Prime Minister Tun Dr. Mahathir Mohamad recently announced that the 1Malaysia People's Aid (BR1M) will be abolished eventually
In an interview with The Malaysian Insight published on 25 August, the Prime Minister said BR1M payouts will be gradually reduced, before being completely discontinued.
He added that although his decision might be unpopular among the 7.2 million BR1M recipients, Malaysians should rely less on government handouts and become more independent.
"I have always talked about crutches... throw away your crutches, walk on your own feet. Then you will become strong and do well," Mahathir was quoted as saying by The Malaysian Insight.
Moreover, Mahathir also said former premier Datuk Seri Najib Razak was "spoiling" Malaysians with BR1M.
"Najib spoiled the people by making them think that the government will give them money even if they don't work," the Prime Minister said, before alleging that BR1M was used to buy over people with "stolen money".
Following his statement, the Prime Minister has received mixed reactions from politicians and netizens on the matter:
1. Former premier Datuk Seri Najib Razak
In a Facebook post on 25 August, the former Prime Minister wrote that the funds allocated from BR1M payouts were from the rationalisation of subsidies and the Goods and Services Tax (GST), contrary to Mahathir's allegations.
"BR1M is not (used) for political motives, and the criteria to receive it solely depends on (the recipients') monthly household income – regardless of their political affiliation," Najib wrote.
Najib added that BR1M contributes to reducing income inequality in Malaysia, and there was nothing wrong in taking money from the rich and the tax evaders to give to the poor.
"It's at times like this that the poor should be given help, not punished," the former premier wrote, before claiming that the Pakatan Harapan government favours the rich.
2. Economic Affairs Minister Datuk Seri Mohamed Azmin Ali
Mahathir's sentiment on abolishing BR1M was shared by Economic Affairs Minister Datuk Seri Mohamed Azmin Ali.
New Straits Times reported Azmin as saying yesterday, 26 August, that a new economic strategy will replace BR1M in the near future.
"(The new initiative) puts focus (on) the welfare of the people, instead of corrupting and fooling the people," Azmin said, before voicing his support for Mahathir's decision.
"Prime Minister (Tun Dr. Mahathir Mohamad) is right in pointing out that any form of cash bribe for political support must be stopped," the Economic Affairs Minister added.
3. Rembau MP Khairy Jamaluddin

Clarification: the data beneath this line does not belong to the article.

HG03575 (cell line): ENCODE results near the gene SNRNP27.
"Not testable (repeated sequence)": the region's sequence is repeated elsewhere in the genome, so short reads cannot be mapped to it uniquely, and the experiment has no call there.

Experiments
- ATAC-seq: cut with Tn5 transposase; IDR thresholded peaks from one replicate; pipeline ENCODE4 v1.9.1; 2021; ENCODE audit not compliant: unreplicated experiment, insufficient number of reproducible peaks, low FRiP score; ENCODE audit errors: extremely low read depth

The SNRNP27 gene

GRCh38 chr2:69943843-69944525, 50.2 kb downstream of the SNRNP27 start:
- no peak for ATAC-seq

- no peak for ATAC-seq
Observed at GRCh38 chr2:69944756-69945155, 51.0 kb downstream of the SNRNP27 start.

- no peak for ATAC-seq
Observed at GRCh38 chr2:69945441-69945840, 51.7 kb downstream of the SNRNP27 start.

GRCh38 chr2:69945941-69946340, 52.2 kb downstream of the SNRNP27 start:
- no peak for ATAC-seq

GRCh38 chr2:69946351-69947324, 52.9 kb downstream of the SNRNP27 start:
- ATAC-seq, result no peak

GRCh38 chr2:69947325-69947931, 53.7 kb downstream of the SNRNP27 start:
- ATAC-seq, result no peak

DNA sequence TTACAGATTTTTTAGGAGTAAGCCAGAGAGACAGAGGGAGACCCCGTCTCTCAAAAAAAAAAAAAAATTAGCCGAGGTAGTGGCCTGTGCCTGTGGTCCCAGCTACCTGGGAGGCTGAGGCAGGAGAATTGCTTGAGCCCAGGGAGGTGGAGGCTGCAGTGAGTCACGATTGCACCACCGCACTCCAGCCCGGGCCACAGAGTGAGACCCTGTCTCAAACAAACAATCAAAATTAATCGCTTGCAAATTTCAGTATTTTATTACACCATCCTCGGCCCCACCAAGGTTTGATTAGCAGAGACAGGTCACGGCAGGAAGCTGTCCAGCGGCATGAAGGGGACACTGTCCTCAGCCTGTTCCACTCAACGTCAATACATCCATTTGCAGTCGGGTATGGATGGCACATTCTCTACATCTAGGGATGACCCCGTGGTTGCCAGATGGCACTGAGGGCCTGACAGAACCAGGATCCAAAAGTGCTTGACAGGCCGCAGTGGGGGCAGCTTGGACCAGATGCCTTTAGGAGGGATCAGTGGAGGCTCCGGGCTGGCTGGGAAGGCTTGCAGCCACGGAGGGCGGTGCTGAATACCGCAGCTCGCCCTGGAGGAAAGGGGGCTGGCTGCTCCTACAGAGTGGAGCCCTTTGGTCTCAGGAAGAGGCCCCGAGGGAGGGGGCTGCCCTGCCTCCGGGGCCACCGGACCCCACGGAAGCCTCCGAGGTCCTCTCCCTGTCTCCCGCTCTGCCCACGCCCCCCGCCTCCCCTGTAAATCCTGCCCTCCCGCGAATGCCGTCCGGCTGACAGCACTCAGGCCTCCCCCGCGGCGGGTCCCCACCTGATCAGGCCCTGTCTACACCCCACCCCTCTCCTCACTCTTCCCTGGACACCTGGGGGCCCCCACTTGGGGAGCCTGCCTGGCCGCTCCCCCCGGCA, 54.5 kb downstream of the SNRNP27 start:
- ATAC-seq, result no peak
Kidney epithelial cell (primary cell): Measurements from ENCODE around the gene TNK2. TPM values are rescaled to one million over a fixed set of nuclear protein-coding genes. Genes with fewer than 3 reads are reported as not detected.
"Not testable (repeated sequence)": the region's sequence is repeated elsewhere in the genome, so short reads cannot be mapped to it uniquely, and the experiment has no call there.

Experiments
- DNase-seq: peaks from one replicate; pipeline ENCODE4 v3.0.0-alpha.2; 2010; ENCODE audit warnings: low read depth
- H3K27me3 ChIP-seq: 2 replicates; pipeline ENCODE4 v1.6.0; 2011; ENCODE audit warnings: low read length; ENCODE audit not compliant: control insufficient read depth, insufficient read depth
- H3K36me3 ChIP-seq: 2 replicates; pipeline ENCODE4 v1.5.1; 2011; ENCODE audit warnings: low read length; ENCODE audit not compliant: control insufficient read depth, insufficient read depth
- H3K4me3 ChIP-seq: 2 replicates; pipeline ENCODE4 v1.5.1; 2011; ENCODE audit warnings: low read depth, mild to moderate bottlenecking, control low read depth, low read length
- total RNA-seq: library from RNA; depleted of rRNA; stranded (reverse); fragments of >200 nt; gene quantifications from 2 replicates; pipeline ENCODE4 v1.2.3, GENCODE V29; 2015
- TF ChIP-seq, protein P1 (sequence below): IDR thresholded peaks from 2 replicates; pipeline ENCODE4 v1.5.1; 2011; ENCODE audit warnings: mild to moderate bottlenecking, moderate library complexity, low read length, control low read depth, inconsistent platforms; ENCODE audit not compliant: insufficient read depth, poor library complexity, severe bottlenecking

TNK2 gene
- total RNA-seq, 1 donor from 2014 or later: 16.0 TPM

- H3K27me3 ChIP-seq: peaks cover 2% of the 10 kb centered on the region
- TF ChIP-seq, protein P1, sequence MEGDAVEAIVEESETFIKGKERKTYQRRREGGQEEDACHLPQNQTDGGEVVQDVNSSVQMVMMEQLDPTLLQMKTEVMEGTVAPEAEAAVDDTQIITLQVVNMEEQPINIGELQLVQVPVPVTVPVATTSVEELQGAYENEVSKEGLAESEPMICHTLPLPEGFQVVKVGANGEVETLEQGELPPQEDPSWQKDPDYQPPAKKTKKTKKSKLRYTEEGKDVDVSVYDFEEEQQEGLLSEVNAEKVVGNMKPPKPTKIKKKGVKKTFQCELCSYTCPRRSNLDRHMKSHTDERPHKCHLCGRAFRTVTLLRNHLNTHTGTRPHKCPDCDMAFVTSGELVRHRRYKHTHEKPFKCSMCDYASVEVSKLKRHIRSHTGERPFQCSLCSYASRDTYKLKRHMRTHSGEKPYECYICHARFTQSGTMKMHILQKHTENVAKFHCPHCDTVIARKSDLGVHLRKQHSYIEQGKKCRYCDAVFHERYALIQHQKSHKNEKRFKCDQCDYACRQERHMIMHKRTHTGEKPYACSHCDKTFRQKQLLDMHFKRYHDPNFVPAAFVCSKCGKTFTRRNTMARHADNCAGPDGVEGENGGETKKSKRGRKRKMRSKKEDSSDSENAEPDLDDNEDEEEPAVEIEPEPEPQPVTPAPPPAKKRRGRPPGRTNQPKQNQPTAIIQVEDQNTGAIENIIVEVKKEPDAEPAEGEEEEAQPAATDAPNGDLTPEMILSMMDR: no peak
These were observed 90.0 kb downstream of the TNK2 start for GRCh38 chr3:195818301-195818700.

In a series of tweets yesterday, Rembau MP Khairy Jamaluddin lashed out at Azmin's excuse for abolishing BR1M.
"Azmin's excuse is very stupid," Khairy wrote in a tweet, before stressing that BR1M could be improved by verification of eligible recipients and imposing limitations on spending BR1M.
The Rembau MP added that cash payout is a policy adopted by many other countries, which helps with the cost of living of the B40 low income earners.
"If the payment of cash is corruption, then stop paying 'bonuses' and 'duit raya' (cash gifts) to civil servants. Be consistent," Khairy wrote.
4. Kapar MP Datuk Abdullah Sani Abdul Hamid
Earlier today, 27 August, Kapar Member of Parliament (MP) Abdullah Sani criticised the suggestion by Economic Affairs Minister Mohamed Azmin Ali to discontinue BR1M, calling it "unacceptable".
"It (BR1M) can only be discontinued when we manage to bring prices (of goods) and petroleum down, when salaries have gone up, then only there would be some form of balance," Abdullah Sani was quoted as saying by Malaysiakini.
"Why withdraw something that benefits the people? Some of the excuses given, such as not wanting to make people lazy, are unacceptable," the Kapar MP added.
BR1M was an idea developed by the Central Bank of Malaysia (BNM) under ex-governor Tan Sri Datuk Seri Dr. Zeti Akhtar Aziz in 2011
According to BNM's website, BR1M was meant to be a targeted subsidy to the low income, vulnerable groups.
When asked on sustainability of BR1M, BNM responded with suggestions on revamping the cash payout.
"The sustainability of BR1M would depend on mobilising the lower income groups to break the vicious inter-generational poverty cycle and moving up the income ladder. To do so, BR1M could be enhanced by ensuring there is an exit mechanism by linking it to promotional programmes to enhance human capital and productivity," the Bank wrote in a statement dated 3 March.